carburetor accelerator pump.
Other details, however, serve to make the ST
something more than just last year's KZ1000 with shaft drive. Like the new ,MkII,
the bike is equipped with 28mm carburetors to boost power output, plus the new
beefier crankshaft also found on the '79 chain-drive KZ1000. Besides having a
different exhaust system from the MkII, the Shaftie also has a larger airbox.
The dyno reveals that these differences provide the sort of low-end power
compatible with the requirements of a real touring bike. At low rpm, the ST has
an edge over the MkII, but at 4500 rpm the Shaftie's torque-curve dips slightly.
From that point on, the MkII has an edge in power output.
On the street, the ST's willingness to pull from
low-speed is revealed in effort- less power at 4000 rpm. Below 4500, the ST is
almost vibration-free, but above that mark it buzzes more than the MkII's
engine. In top-gear roll-ons against the MkII, the ST loses a quick bike length
because of a combination of taller gearing, more weight and a more gradual power
curve, but then it doesn't yield an inch. Also, whacking the throttle wide open
at 2500 rpm won't make the ST stall while it gasps for fuel from the slide/
needle carbs like the MkII does. The differences in the ST's airbox and exhaust
system design seem to be responsible, for everything else is the same,
power-wise, as on the MkII.
The Z-1 heritage of the ST's engine is apparent,
but it's clear that the Fabulous Four has been subtly tuned for touring. Other
refinements in the motorcycle help to target the ST at the touring audience as
well, beginning with the bulbous 4.5-gallon tank. The seat is two-tiered like
the MkII's, but the rider's plateau is more deeply dished and unhappily
restrictive. In addition, Kawasaki has sacrificed seat length that might have
been devoted to passenger comfort for the styling of the tail section.
The instrument cluster features the same
tachometer and absurd 160-mph speedometer as the MkII, but the idiot lights are
overlaid with a layer of smoke plastic that wraps around the dials, creating an
integrated dashboard. Other significant details include a battery more powerful
than that of the MkII and a KZ1300-style front-brake master cylinder. The ST's
handlebar is the most successful touring modification, though. It features a
lower rise and narrower width than the MkII's bar and so it doesn't force an
erect profiling posture which wears you down while you're boring into a headwind
on the Interstate.
But more than details distinguish the ST from the
MkII. The fact that the bike is between one to two-and-a-half inches longer with
a three-quarter inch lower seat seems to indicate that there are substantial
differences in the Shaftie to aim it toward touring types. And those differences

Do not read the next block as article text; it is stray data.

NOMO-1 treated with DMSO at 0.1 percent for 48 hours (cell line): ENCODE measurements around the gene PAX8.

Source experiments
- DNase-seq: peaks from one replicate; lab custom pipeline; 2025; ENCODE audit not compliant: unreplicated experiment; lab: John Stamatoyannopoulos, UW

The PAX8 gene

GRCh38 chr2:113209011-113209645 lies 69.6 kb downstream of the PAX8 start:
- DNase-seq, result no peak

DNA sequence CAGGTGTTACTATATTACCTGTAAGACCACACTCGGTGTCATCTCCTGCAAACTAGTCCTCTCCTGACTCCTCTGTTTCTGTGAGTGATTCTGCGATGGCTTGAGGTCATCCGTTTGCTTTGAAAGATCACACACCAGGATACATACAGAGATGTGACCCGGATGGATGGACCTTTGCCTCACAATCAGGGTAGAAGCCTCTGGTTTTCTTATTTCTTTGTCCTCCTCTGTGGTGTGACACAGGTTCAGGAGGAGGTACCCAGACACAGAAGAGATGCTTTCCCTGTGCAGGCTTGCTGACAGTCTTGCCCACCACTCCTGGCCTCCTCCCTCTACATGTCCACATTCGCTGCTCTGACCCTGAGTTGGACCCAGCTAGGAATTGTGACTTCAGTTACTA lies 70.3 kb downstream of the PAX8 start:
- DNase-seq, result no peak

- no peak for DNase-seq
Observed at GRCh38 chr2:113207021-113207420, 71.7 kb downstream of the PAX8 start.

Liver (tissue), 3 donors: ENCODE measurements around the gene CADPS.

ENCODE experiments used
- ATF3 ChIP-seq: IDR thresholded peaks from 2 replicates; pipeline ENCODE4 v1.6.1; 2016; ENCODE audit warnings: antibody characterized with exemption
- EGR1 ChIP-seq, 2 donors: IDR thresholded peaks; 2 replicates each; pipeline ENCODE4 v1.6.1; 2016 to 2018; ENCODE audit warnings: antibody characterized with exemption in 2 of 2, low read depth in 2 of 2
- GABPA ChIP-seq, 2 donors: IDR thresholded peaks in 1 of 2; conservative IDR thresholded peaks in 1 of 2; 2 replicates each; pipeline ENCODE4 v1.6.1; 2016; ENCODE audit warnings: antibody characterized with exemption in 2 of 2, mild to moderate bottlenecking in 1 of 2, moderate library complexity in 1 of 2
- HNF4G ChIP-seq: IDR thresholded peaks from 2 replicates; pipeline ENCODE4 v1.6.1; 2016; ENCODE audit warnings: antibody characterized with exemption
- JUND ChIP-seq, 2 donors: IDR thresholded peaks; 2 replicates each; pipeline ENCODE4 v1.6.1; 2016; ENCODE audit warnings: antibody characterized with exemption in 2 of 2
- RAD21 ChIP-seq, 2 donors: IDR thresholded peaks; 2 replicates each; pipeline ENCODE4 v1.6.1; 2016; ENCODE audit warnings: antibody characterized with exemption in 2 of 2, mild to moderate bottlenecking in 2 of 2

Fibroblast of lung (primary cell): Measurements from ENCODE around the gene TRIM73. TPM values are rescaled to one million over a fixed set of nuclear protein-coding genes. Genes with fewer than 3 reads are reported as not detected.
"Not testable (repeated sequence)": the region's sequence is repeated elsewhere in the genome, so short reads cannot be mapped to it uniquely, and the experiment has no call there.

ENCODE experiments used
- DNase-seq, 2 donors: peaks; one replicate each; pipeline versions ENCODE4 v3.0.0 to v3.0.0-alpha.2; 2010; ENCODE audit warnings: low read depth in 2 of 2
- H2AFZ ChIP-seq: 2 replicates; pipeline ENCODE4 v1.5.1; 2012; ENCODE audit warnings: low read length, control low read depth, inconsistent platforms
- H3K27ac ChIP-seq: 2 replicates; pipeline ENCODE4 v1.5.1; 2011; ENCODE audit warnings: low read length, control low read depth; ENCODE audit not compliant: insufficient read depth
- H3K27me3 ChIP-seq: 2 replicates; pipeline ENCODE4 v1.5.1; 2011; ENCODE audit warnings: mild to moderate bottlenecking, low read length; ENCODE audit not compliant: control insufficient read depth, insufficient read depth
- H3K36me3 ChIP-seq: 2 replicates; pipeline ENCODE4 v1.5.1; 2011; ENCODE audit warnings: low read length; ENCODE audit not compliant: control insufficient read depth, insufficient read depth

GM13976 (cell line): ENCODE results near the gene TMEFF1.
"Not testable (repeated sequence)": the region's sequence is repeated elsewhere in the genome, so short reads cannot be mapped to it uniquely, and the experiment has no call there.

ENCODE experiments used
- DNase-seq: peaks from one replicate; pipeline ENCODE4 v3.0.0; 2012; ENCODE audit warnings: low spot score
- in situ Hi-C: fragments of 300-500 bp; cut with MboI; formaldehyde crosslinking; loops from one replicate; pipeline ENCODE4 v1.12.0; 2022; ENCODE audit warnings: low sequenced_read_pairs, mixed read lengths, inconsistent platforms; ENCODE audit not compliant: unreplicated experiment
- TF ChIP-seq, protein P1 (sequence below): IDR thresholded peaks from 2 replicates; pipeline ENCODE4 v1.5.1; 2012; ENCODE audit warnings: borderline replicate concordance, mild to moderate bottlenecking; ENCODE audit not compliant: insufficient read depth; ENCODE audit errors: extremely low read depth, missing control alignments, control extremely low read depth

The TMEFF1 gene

extend to the ST's frame, which is similar to the MkII's but different in a
number of ways. Again, it's the details that count. One more degree of steering
head angle and 11mm more trail contribute to the stability required of a touring
bike. The backbone arrangement is new and the steering head has been
strengthened by gussets, although they aren't as elaborate as those on the MkII.
The steering head itself is fitted with tapered roller bearings rather than
ball-bearings as used on the MkII, and the ST's swingarm pivot is located with
adjustable tapered roller bearings. In terms of suspension, the ST's rear shocks
are nearly identical to the MkII, but with softer springing and damping. The
front fork is of the leading-axle configuration, with massive 40mm-diameter
stanchion tubes and another full inch of travel, reflecting Kawasaki's concern
for the heavy-duty tasks ahead of the ST.
When it's boring into the sunset on the open
road, the ST feels as irresistible and massive as the Orient Express. It's like
a two-wheeled train running on schedule. The stability-inspiring steering
geometry, spacious wheelbase, massive tires and 29 more pounds of sheer bulk
compared to the MkII fortify the ST and enable it to resist even 35-mph
crosswinds. The Shaftie's high-speed manners assure you that nothing can deflect
this motorcycle from its destination. The engine and final drive emit that
distinctive Kawasaki turbofan whine, while the tires hiss over the rain grooves.
No other comparable shaft-drive bike feels as resolute as the ST.
But while the Shaftie may provide the ultimate in
a stable touring platform, the bike doesn't provide an equally stunning ride. In
fact, the chain-drive MkII rides noticeably better. The Shaftie's rear end feels
harsh on the Superslab and hops over expansion joints and abrupt bumps.
Meanwhile. stiction dulls the responses of the softly-sprung and -damped fork.
Some of the fork's problems can probably be
traced to its leading-axle design, a strategy that enables the use of long tubes
for more travel while retaining sufficient slider/tube overlap and a low
steering head. Indeed, the ST's fork swallows large bumps without hesitation.
But because the axle is out ahead of the fork-leg centerline, the bump force is
vectored into the critical area of overlap at an angle to the fork legs, which
themselves are at an angle that promotes stiction. Thus small bumps actually
amplify stiction and prevent the fork from reacting like its gentle damping and
springing would suggest.
The 29 pounds of extra weight that the ST carries
around also has an impact on ride quality. Comparing weight distribution between
the two new KZ1000s reveals seven more pounds on the ST's front wheel and 21
more pounds on the real wheel, most of it unsprung weight. Adding that much
unsprung weight to the rear certainly accounts for the aft-end's harshness, but